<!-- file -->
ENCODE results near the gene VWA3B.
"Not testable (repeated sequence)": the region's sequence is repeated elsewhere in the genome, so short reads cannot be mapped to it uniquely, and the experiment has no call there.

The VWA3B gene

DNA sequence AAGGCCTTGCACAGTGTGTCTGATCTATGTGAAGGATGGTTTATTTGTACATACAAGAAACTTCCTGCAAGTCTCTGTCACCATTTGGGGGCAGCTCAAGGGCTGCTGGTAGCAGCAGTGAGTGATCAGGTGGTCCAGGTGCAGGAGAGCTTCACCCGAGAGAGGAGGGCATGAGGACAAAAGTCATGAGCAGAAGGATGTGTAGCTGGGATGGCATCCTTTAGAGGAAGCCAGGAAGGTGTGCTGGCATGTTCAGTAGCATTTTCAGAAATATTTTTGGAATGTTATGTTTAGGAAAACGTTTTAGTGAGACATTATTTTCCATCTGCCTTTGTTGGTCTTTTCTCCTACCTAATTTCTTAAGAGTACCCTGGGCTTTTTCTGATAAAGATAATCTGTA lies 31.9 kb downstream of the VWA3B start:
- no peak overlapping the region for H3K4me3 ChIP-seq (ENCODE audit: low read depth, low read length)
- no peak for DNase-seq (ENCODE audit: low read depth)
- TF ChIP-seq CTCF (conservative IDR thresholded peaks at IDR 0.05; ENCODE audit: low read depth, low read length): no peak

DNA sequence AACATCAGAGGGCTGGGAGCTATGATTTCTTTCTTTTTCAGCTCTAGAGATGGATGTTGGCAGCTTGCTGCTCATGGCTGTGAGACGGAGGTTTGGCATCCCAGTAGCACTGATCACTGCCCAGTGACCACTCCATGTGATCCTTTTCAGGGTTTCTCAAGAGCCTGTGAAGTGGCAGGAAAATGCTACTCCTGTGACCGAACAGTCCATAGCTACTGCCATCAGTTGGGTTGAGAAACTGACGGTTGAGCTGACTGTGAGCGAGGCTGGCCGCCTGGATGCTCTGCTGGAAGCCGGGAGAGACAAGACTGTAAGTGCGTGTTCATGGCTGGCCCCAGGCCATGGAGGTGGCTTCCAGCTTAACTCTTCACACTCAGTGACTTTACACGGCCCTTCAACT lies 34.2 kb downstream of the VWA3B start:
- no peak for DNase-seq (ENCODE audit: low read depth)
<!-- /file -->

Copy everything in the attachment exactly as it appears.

ENCODE results near the gene VWA3B.
"Not testable (repeated sequence)": the region's sequence is repeated elsewhere in the genome, so short reads cannot be mapped to it uniquely, and the experiment has no call there.

The VWA3B gene

DNA sequence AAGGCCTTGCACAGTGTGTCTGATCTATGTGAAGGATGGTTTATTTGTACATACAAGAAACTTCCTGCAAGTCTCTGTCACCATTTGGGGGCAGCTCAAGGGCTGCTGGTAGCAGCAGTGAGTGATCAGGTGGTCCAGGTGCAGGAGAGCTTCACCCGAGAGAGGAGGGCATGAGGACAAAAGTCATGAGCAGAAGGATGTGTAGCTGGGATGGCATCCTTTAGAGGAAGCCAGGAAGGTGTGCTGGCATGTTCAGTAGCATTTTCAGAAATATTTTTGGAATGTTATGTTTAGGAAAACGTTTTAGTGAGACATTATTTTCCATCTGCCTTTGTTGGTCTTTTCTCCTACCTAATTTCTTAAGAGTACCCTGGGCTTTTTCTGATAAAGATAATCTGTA lies 31.9 kb downstream of the VWA3B start:
- no peak overlapping the region for H3K4me3 ChIP-seq (ENCODE audit: low read depth, low read length)
- no peak for DNase-seq (ENCODE audit: low read depth)
- TF ChIP-seq CTCF (conservative IDR thresholded peaks at IDR 0.05; ENCODE audit: low read depth, low read length): no peak

DNA sequence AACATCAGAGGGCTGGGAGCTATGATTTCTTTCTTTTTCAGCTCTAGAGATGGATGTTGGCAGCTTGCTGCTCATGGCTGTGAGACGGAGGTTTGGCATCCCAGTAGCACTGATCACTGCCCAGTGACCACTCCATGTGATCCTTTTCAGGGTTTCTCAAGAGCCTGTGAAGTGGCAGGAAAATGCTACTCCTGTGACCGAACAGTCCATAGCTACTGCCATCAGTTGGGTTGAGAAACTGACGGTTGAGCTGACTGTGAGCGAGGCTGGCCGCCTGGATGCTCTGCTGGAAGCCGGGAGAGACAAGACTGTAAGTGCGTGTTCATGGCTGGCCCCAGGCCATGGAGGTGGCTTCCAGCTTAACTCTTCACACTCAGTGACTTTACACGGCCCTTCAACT lies 34.2 kb downstream of the VWA3B start:
- no peak for DNase-seq (ENCODE audit: low read depth)